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Belgium climbs the ranks, but not enough

Belgium gained seven spots in the World Bank’s 2019 Doing Business report, although it remains far from the top. Of the 190 economies evaluated, Belgium earned 45th place, leaving plenty of room for further improvement.

Every year, the World Bank analyzes data from 190 countries to measure the ease of doing business and identify good practices. The report covers 11 different areas in order to help governments improve their administrative procedures and create a business-friendly environment.

With a score of 73.95 out of 100, an increase of 2.24 percentage points, Belgium recorded the biggest gain among “OECD high-income economies”. Belgium scores particularly well for trading across borders, and the World Bank also noted recent reforms to strengthen access to credit and make resolving insolvency easier.

However, neighboring countries such as France, the Netherlands and Germany perform much better than Belgium, ranked 32nd, 36th and 24th respectively. Despite this year’s improvement, Belgium’s score is also below the average for OECD high-income economies (77.80/100).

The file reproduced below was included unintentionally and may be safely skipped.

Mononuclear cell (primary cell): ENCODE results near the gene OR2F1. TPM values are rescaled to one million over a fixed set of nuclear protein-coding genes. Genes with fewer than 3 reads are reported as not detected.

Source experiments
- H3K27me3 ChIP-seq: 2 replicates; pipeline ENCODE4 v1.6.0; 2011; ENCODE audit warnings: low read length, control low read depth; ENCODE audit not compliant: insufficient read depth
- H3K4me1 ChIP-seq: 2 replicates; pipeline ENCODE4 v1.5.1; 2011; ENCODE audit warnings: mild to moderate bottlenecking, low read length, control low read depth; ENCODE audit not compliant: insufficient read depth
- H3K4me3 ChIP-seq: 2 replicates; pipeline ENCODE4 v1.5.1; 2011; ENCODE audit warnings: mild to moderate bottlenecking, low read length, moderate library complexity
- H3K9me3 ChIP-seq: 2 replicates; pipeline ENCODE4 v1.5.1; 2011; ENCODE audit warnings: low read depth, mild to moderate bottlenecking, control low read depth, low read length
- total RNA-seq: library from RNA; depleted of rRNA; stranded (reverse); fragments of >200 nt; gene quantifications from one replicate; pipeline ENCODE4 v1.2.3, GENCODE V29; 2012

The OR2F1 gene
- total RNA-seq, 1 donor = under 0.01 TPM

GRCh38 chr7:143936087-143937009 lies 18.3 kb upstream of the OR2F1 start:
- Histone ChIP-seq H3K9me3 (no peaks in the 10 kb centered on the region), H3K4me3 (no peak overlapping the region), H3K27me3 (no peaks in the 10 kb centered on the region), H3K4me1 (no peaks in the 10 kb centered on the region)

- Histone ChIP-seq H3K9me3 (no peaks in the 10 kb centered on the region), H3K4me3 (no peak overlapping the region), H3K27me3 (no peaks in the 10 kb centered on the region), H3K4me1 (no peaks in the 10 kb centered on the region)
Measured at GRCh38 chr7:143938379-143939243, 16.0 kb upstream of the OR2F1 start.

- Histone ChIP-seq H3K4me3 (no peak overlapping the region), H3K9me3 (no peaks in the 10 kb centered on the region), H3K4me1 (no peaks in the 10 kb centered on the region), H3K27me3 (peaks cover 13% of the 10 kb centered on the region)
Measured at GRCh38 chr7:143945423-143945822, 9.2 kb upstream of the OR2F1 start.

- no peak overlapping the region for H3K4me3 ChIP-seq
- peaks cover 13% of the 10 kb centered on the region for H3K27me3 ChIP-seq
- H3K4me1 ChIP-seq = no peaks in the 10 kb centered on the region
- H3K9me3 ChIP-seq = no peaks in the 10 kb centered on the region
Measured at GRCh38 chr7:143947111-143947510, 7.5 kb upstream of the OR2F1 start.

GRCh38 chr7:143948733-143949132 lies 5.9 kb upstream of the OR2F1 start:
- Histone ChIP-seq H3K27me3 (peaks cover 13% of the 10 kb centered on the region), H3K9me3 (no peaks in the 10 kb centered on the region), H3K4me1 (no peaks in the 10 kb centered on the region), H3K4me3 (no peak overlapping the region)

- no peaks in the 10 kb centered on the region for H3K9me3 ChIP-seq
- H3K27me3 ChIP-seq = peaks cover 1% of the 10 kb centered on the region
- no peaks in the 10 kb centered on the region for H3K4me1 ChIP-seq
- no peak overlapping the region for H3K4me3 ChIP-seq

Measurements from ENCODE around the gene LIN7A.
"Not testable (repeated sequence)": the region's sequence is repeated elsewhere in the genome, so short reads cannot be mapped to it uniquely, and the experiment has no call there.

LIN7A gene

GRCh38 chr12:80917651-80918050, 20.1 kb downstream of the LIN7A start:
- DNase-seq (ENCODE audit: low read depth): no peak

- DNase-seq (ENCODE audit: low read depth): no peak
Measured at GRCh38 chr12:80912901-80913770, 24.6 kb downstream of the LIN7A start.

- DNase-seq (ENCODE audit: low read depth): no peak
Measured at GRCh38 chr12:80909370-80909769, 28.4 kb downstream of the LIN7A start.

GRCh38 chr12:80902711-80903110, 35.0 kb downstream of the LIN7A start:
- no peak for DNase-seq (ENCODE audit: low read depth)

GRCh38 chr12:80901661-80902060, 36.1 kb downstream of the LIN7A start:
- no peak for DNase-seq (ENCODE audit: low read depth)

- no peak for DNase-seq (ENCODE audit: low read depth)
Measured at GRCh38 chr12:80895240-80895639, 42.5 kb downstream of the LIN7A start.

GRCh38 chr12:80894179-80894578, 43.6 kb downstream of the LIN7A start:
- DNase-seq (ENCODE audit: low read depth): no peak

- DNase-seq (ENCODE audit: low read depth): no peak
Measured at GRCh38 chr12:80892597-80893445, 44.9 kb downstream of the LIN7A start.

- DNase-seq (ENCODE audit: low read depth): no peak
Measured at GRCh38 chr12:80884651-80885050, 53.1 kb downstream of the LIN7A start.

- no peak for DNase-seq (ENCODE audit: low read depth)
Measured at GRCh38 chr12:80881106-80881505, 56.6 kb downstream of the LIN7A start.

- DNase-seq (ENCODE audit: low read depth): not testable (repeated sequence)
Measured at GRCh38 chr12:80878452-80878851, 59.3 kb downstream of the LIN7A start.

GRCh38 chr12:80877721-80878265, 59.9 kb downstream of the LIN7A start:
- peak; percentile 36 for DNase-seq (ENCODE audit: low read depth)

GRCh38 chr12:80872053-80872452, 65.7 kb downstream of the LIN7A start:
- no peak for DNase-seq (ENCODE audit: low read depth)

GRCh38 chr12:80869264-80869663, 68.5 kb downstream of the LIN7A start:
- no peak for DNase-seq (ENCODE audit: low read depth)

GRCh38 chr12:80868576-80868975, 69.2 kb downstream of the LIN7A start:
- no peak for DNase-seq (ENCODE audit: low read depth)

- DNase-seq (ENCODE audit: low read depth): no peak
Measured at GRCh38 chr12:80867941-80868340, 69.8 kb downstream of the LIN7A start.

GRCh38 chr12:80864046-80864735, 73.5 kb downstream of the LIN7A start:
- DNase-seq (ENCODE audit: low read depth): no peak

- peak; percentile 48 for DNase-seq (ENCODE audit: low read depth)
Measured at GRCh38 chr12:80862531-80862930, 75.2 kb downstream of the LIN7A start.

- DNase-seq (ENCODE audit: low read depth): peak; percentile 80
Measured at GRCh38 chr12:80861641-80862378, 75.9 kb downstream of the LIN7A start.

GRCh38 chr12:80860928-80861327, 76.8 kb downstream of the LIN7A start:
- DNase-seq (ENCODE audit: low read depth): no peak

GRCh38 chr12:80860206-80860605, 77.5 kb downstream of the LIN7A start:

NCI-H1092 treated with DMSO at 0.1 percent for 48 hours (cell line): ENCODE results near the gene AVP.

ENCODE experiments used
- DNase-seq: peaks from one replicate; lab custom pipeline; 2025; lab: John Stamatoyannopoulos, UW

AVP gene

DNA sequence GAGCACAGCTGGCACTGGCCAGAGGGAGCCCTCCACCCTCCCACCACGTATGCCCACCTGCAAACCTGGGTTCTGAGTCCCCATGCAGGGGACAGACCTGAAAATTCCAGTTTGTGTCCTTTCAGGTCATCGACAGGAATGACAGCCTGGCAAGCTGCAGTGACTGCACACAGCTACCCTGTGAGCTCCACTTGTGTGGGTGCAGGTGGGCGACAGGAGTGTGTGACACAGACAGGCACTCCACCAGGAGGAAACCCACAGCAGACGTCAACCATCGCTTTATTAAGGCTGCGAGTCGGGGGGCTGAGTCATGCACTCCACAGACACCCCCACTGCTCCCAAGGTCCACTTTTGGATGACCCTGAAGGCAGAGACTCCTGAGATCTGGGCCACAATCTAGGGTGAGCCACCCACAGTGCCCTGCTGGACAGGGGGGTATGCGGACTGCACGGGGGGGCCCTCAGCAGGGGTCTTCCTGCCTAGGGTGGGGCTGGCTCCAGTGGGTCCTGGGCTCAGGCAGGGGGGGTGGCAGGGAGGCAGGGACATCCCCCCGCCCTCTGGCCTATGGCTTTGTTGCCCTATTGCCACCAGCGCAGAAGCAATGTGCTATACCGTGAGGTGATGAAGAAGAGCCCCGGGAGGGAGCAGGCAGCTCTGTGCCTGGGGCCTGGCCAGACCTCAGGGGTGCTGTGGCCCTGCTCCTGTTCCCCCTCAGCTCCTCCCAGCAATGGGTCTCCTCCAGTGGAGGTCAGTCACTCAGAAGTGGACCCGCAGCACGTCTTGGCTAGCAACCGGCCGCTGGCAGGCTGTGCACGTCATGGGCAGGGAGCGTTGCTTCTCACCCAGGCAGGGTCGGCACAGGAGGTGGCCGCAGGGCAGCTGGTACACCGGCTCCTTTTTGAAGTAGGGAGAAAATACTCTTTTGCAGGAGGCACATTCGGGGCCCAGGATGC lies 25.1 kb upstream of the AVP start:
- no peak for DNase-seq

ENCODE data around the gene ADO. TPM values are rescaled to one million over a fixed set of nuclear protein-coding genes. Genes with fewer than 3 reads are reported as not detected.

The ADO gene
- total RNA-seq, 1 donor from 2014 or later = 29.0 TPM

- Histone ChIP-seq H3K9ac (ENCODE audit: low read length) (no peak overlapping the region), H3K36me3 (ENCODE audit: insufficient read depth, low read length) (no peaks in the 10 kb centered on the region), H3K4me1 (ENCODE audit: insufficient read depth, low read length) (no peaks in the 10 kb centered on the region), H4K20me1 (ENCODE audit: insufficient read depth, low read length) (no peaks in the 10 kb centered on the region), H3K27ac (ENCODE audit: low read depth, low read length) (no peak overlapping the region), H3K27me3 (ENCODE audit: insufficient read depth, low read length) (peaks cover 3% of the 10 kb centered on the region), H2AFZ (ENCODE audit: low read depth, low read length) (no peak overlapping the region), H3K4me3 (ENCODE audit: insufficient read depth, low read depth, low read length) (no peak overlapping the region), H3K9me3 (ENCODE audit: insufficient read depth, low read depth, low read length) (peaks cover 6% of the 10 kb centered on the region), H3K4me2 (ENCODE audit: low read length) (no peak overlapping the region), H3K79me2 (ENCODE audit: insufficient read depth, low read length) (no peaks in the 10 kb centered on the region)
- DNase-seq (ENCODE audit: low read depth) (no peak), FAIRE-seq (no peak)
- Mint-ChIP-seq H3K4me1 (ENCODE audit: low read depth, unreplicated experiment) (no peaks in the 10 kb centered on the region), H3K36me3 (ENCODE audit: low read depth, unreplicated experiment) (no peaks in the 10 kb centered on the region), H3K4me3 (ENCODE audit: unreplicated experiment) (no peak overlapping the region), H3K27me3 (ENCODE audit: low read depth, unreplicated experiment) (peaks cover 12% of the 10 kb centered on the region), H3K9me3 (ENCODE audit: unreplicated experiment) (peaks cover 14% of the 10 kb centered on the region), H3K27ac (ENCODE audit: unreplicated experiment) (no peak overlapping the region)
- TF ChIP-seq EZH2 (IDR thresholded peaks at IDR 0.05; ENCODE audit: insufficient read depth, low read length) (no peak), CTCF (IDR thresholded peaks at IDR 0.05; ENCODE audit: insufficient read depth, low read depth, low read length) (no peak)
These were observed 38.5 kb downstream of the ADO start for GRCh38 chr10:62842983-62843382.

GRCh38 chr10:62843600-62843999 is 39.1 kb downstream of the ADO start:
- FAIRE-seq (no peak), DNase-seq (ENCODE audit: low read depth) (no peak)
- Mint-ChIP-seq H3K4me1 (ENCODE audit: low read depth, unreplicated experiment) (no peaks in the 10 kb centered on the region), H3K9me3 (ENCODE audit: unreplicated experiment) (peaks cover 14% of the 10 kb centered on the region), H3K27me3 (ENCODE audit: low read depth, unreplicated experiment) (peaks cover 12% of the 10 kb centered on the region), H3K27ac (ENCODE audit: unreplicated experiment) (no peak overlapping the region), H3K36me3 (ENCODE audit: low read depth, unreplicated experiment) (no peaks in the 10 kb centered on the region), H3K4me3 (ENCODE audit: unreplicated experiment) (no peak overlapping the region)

The World Bank identifies two pain points for doing business in Belgium: getting electricity and registering property. In both cases, the concern is mostly related to the cost, time and procedures. This is certainly partially the result of Belgium’s complex country governance structure, which forces companies to deal with different levels of administration. Other concerns include the high tax contribution rate and the quality of judicial processes under Belgium’s contract law.

The Doing Business report shows that the top 10 countries in the ranking share similar traits, including regulatory efficiency and quality, mandatory construction inspections, strong safeguards for creditors, and court automation.

It is now up to Belgium to continue to climb the ranks, by focusing on improving its weaknesses and further cultivating its strengths. The World Bank encourages all countries to adopt a “continuous and focused reform agenda,” as the competition is also getting better.

AmCham Belgium is ready to be a partner to all levels of government to ensure the country stays attractive to business, to improve the ease of doing business and to lower the cost of business. Companies need to continue to say #Yes2Belgium, now, and after the 2019 elections.

AmCham Belgium will publish the next edition of its Priorities for a Prosperous Belgium (PPB) in February 2019, which will formulate the recommendations of the international business community in Belgium to the next government. Stay tuned!